U.S. Coast Guard Employee Went from Apprentice to Work Leader in Record Time

Boosting the readiness of its MH-60 Jayhawk helicopter fleet has been a top priority for the U.S. Coast Guard since it implemented its Medium Range Recovery Helicopter conversion project, or T-Mod Conversion, in 2007.Overhauling the Jayhawks and installing new avionics suites, that include a communications package and sensor system, will enhance the capabilities of the hard-working copters when they are deployed for search-and-rescue, law enforcement, military, and marine missions in challenging environments.

When the helicopters come to the Coast Guard’s Aviation Logistic Center in Elizabeth City for T-Mod conversion, they arrive as MH-60Js. When they leave approximately 205 days later, they are MH-60Ts.

Or as Travis James puts it, “A Jayhawk is the technological equivalency of a black-and-white television set,” he said. “When it leaves here, it’s a flat-screen LCD TV.”

James, one of two structural work leaders in the Coast Guard’s Medium Range Recovery, oversees a nine-member sheet metal crew that is responsible for stripping out the Jayhawks structure to accommodate the new high-tech electronics.

It’s a job he loves and one for which he was well-prepared, thanks to the Coast Guard’s partnership with Northeastern High School. Through an apprenticeship program, the Elizabeth City school offers qualified juniors and seniors the chance to work and train in specific career paths at participating area businesses that provide on-the-job training programs. The school’s website lauds that its apprenticeship students “train not for a job, but for a career.”

“I grew up here,” said James. “I thought I was going to enter the family construction business and build houses. Then I learned about the apprenticeship program at the base. For me, it meant job security in an industry that didn’t rely on good weather.”

In 2001, at the beginning of his senior year, he reported to the base as a sheet metal apprentice in Medium Range Recovery, where he was responsible for removing the corrosion on the Jayhawks and fabricating small structural parts. Juggling school, homework and his apprenticeship proved manageable as James kept his eye on the “big picture.” After graduation, he continued his apprenticeship while earning an associate degree in machining technology from College of the Albemarle, and in 2003 he began work full-time as a journeyman sheet metal mechanic with the Coast Guard.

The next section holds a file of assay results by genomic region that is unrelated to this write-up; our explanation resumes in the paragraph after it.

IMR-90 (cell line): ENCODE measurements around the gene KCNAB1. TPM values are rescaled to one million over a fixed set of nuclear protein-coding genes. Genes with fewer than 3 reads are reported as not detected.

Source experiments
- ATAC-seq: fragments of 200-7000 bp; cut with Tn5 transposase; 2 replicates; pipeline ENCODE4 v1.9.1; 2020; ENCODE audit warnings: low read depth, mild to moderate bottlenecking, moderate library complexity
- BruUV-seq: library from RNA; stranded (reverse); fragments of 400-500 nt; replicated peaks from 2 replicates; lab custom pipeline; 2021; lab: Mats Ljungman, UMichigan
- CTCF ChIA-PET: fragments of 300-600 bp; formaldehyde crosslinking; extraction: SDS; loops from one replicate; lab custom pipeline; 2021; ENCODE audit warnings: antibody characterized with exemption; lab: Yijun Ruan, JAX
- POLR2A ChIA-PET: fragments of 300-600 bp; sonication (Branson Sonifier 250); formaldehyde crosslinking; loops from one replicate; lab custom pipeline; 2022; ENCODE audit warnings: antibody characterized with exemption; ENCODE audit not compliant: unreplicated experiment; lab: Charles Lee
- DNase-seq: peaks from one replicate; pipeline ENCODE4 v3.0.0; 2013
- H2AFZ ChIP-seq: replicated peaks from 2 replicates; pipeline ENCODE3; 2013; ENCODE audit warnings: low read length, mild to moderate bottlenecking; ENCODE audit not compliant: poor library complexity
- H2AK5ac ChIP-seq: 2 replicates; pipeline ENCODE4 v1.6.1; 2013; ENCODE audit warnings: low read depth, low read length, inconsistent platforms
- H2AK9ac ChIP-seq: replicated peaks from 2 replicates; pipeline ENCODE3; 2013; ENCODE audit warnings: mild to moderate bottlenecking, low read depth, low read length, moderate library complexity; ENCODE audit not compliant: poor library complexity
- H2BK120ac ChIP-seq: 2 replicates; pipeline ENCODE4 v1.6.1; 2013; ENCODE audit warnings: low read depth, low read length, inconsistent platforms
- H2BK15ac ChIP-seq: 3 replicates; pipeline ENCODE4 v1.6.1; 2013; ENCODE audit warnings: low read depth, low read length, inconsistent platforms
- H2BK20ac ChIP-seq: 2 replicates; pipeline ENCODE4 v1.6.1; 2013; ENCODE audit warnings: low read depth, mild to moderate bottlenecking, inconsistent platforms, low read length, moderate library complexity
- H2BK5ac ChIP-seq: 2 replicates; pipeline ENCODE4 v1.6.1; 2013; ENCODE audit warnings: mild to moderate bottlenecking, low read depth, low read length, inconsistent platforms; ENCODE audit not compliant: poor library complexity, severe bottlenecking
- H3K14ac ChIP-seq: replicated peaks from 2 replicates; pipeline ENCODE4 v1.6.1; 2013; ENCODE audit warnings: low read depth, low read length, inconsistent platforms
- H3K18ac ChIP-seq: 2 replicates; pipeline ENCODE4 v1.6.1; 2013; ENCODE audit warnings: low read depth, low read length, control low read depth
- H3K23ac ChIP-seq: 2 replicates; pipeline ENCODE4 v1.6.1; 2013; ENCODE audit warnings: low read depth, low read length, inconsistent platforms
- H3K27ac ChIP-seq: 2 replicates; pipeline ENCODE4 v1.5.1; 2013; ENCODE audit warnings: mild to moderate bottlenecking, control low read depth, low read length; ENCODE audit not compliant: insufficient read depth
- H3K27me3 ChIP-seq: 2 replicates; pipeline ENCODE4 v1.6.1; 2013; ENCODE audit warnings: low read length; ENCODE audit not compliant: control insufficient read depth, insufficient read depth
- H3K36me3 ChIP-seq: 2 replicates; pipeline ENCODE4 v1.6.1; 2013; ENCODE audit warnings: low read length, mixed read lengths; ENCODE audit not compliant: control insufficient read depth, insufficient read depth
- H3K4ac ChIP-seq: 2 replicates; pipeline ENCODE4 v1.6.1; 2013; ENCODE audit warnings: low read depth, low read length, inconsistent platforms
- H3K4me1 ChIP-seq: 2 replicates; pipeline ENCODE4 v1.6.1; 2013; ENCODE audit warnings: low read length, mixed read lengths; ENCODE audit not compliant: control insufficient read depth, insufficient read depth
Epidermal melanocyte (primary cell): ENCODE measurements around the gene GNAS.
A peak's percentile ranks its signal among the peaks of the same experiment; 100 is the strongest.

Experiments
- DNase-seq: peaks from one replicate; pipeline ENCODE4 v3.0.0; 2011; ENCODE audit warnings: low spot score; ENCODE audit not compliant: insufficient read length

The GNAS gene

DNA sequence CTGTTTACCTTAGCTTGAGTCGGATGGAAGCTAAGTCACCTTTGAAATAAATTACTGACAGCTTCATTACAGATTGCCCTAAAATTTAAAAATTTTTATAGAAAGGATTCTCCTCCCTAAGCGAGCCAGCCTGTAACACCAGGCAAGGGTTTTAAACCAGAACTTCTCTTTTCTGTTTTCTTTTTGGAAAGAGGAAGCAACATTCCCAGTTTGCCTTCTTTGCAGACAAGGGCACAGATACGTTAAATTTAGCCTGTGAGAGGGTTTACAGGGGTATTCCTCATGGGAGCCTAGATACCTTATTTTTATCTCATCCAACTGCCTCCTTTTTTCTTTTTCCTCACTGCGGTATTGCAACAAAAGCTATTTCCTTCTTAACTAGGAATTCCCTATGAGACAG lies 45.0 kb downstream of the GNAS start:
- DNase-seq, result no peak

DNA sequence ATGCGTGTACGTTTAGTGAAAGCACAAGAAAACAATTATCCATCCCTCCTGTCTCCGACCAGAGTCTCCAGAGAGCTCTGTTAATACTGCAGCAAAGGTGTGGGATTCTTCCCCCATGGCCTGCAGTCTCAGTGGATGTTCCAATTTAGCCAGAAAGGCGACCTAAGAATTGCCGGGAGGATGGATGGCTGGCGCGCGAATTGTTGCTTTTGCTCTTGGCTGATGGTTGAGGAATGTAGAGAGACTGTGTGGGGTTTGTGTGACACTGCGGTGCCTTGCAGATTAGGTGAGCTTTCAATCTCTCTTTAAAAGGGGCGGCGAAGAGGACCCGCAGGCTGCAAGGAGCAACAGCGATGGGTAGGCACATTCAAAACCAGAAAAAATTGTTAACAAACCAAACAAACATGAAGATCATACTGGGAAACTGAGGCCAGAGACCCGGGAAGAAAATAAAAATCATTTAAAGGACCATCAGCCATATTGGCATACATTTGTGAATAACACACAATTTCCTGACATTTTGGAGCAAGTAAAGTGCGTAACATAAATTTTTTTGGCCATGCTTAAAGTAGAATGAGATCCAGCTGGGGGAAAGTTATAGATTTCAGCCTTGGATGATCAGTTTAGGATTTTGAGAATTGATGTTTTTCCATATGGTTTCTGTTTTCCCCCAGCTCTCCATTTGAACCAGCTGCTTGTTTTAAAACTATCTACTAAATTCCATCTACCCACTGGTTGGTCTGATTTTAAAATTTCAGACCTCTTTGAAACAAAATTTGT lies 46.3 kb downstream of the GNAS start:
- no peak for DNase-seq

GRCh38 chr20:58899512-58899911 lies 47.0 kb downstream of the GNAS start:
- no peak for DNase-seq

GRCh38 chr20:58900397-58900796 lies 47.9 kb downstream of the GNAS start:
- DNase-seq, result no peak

James dived into the work, asking questions, learning as much as he could. In 2005 when the structural team leader position became available, he applied. Three days before his 21st birthday, he got the call for which he’d been waiting.

“The Coast Guard phoned and asked me if I’d take the job,” he said, smiling.

Fast forward to 2011. It’s a typical workday in Hangar 79, where James and his crew can be seen inside the skeletal frame of a Jayhawk as they break it down. Additional crews are working on seven other helicopters in the hanger, and the spacious work area is busy—and loud. A massive American flag that hangs from the rafters reminds the employees that their jobs are important.

“Aviation Logistics Center is the only depot for the U.S. Coast Guard, and we are responsible for 200 aircraft arriving from 26 Coast Guard air stations” explained Cmdr. Eric Carter, Medium Range Recovery Product Line Manager. “There are 41 aircraft in the fleet, and Medium Range Recovery is responsible for overhauling 8 helicopters annually on a 205-day cycle. We are really a unique place.”

With 10 years under his belt, James likes the T-Mod conversion program’s fast pace and has grown with the job, where he is responsible for training his employees, overseeing the work and laying out their daily tasks.

“The Coast Guard pays us to get these things the way they want them,” he said. “We get in, start from the bottom and work our way up. There isn’t anything on these helicopters we can’t fix, and they’ll be flying for a long time.”

Seeing the Jayhawks leave Medium Range Recovery as MH-60Ts is immensely satisfying to James—as is seeing his team members excel.

“It makes me feel good,” he said. “When I see an employee catching on, seeing my thoughts going through his hands, seeing them do the work they want to do and get promoted, that’s great. My experience happened on the job. Now, I train the apprentices.”